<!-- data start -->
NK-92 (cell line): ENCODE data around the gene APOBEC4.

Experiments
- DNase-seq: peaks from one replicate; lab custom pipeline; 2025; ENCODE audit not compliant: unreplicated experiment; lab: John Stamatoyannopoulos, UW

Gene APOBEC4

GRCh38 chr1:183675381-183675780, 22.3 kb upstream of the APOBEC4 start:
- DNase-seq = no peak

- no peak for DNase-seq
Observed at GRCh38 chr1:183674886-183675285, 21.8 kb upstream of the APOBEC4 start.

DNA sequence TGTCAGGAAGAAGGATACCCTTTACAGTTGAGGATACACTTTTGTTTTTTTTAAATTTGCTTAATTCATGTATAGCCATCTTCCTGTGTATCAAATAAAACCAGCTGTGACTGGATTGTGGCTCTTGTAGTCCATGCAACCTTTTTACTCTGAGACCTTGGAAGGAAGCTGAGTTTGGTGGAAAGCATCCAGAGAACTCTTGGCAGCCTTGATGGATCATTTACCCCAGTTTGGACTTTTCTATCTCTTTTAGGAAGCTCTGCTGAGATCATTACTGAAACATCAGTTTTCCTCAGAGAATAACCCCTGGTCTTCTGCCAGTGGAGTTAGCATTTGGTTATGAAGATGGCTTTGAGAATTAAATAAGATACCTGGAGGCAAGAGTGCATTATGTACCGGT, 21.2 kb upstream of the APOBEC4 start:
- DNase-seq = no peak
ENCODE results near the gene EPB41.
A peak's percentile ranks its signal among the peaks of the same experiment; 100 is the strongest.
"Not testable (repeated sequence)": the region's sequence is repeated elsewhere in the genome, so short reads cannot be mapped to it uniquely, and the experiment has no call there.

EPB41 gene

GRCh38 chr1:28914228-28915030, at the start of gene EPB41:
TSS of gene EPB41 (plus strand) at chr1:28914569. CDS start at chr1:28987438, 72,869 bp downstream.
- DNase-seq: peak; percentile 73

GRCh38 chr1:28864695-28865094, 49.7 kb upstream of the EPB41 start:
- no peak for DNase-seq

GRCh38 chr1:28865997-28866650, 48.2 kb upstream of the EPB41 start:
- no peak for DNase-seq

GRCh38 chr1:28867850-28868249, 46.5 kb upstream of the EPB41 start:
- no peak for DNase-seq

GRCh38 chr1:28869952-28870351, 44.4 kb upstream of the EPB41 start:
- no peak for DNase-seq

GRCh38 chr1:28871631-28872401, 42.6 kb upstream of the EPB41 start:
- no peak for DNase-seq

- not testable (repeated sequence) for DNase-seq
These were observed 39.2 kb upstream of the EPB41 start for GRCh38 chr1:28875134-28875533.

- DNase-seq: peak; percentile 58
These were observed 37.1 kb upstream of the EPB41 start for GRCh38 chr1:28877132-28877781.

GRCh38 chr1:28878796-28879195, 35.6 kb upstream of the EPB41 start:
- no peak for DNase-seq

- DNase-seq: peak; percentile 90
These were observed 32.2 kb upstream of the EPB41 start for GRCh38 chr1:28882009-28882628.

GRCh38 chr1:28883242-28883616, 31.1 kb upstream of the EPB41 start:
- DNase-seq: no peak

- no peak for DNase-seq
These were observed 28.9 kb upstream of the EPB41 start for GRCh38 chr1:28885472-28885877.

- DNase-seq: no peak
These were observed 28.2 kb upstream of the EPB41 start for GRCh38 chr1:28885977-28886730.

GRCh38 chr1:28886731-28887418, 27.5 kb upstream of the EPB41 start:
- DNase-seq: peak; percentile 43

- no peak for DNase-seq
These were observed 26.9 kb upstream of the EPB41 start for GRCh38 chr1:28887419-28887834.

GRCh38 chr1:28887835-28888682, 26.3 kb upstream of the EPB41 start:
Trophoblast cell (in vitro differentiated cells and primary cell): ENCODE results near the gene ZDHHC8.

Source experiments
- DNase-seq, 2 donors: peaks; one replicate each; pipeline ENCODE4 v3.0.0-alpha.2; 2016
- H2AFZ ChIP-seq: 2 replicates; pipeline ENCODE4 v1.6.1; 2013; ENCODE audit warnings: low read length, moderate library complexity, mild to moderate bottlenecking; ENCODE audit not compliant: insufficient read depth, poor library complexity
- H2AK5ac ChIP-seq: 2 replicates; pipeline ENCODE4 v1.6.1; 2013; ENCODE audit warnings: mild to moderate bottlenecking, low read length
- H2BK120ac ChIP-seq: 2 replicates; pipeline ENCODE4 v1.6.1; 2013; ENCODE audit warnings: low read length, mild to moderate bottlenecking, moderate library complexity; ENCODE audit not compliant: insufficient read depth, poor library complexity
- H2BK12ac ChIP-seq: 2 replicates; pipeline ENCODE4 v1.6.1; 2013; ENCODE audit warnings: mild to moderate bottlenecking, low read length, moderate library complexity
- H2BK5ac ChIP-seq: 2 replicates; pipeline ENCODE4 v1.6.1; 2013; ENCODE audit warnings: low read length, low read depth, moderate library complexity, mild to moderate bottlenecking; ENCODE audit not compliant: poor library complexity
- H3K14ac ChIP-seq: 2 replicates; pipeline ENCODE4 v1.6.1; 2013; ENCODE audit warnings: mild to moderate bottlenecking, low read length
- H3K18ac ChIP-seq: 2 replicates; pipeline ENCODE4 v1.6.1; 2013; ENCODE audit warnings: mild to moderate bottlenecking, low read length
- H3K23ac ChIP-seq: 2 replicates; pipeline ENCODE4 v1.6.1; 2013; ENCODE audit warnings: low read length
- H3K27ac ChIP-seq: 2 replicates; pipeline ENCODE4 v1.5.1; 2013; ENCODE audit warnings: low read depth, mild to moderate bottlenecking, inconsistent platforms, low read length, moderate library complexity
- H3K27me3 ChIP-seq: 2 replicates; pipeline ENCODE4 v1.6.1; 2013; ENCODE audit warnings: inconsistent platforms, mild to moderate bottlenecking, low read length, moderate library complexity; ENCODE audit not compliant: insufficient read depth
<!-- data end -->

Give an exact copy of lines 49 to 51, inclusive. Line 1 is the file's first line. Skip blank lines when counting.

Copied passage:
- DNase-seq, 2 donors: peaks; one replicate each; pipeline ENCODE4 v3.0.0-alpha.2; 2016
- H2AFZ ChIP-seq: 2 replicates; pipeline ENCODE4 v1.6.1; 2013; ENCODE audit warnings: low read length, moderate library complexity, mild to moderate bottlenecking; ENCODE audit not compliant: insufficient read depth, poor library complexity
- H2AK5ac ChIP-seq: 2 replicates; pipeline ENCODE4 v1.6.1; 2013; ENCODE audit warnings: mild to moderate bottlenecking, low read length